Big Ten again places four teams in women’s Sweet 16

It’s been seven years since the Big Ten team reached the Final Four and more than two decades since the conference had a national champion in women’s basketball.

With a four-team conference in the Sweet 16 for the second year in a row, those streaks may soon be coming to an end.

Michigan, Indiana, Ohio State and Maryland are all playing in the regional semifinals this weekend — the ACC matches for most teams left in the NCAA Tournament.

All four coaches credit the rigors of the conference as one of the main reasons for the success they have had on the biggest stage of the game so far.

Indiana coach Teri Moren said, “I think the biggest thing is that we prepare each other for these moments.” “It’s so cool and so competitive that we are ready for these games. The Big Ten prepares us for all these opponents we’re seeing right now.”

Indiana reached the regional finals last season and most of its team came back from that run. The Hoosiers face Yukon at Sweet 16 on Saturday.

Maryland, which faces Stanford on Friday, was the last team in the Big Ten to reach the Final Four in 2014. Coach Brenda Friese knows how important it can be to make it to the regionals before this.

“You have to have that experience to get into the Sweet 16 and get to the Elite Eight like Indiana last year,” Frieze said. “Your roster has to get that experience. It’s a good thing that there are now four back-to-back teams making it to the Sweet 16. The teams are getting a ton of experience to understand these rounds and how much. Its difficult. “

Michigan, which faces South Dakota on Saturday, is playing in its second straight Sweet 16, having never made it before.

“I’ve said this since I’ve been here, the quote that Geno (Aurimma) gave me 20 years ago. It’s easy to get there, the hard part is to be there,” Wolverines coach Kim Barnes said. You have a league that has four teams back-to-back in Sweet 16, so it really speaks to you to be there and come.”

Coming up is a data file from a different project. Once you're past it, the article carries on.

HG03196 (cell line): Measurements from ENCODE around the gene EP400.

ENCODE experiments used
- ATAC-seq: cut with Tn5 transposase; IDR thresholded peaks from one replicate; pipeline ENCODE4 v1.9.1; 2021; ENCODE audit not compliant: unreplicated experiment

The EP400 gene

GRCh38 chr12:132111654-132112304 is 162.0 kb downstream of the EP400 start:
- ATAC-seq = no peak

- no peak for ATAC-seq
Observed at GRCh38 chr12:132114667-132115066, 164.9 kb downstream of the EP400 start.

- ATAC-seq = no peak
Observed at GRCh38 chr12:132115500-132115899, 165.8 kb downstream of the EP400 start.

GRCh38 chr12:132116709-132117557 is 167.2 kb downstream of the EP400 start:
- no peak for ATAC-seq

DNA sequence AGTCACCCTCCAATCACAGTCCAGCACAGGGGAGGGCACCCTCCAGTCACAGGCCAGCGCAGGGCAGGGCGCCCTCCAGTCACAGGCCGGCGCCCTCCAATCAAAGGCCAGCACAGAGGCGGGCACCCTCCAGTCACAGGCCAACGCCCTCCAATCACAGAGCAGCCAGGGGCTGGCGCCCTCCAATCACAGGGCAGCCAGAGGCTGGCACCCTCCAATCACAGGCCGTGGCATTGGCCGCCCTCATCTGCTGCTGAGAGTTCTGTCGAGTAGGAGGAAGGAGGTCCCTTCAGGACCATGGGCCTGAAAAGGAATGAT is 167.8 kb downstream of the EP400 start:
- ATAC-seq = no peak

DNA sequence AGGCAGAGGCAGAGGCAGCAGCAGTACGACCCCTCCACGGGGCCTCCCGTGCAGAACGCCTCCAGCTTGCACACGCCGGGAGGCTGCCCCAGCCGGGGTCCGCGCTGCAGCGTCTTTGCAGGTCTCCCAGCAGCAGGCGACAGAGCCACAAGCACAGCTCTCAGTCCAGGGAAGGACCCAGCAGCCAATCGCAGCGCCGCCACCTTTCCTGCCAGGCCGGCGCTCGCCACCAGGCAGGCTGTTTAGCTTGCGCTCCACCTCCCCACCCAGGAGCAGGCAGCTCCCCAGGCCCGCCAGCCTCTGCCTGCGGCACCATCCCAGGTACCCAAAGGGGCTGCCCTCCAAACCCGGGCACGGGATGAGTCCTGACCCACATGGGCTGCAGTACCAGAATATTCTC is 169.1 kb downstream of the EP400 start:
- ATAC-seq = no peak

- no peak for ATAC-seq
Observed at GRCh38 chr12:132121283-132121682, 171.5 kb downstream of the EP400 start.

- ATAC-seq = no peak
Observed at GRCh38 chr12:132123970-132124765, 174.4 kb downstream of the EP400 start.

All the coaches are wishing each other success. As other Big Ten schools moved on, Frieze tweeted his excitement for them.

“Brenda has been the real champion of this and is 100% correct,” said Ohio State coach Kevin McGuff. “Many other leagues have TV networks that trumpet their teams. We have to preach the same way as coaches about how good we are. We know how good we are. Everyone knows that too.”

Sixth seed Bucky will face Texas on Friday

With four women’s teams progressing to Sweet 16 and with some Big Ten men’s teams still playing, it will be a busy next few days for Big Ten Commissioner Kevin Warren. He plans to try to engage in as many games as possible while watching others on his phone.

They believe that their conference is really close to breaking their national semi-final drought.

“We are at the forefront of regularly placing teams in the last four and winning national championships,” Warren said in a phone interview from the airport. “I look forward to seeing him go into the last four and look forward to the day when I will see the National Championship trophy handed over to him.”

Warren also made changes to the conference office this season, appointing Megan Kahn as the conference’s vice president of women’s basketball in November.

“This showed the true commitment of our commissioner, Kevin Warren, who is passionate about women’s hoops,” Moran said. “It’s a big deal to see him hire her and really make it a special place for women’s basketball.”

Warren said that creating that position was one of his top goals when he was hired.

“I had a list of transition initiatives and that was the top one,” he said. “The first year we had to deal with COVID, so it got delayed.”

He has also spent the last two years developing relationships with several coaches and players. He went to all-female sports in conference tournaments and recited them consistently before and after the games.

“They know I’m there. They know I can’t be in two places at once or I won’t be there,” he said. “I’ll see Indiana this weekend. Hopefully all four of our teams win, so I can figure out where to go.


More AP Women’s College Basketball: More

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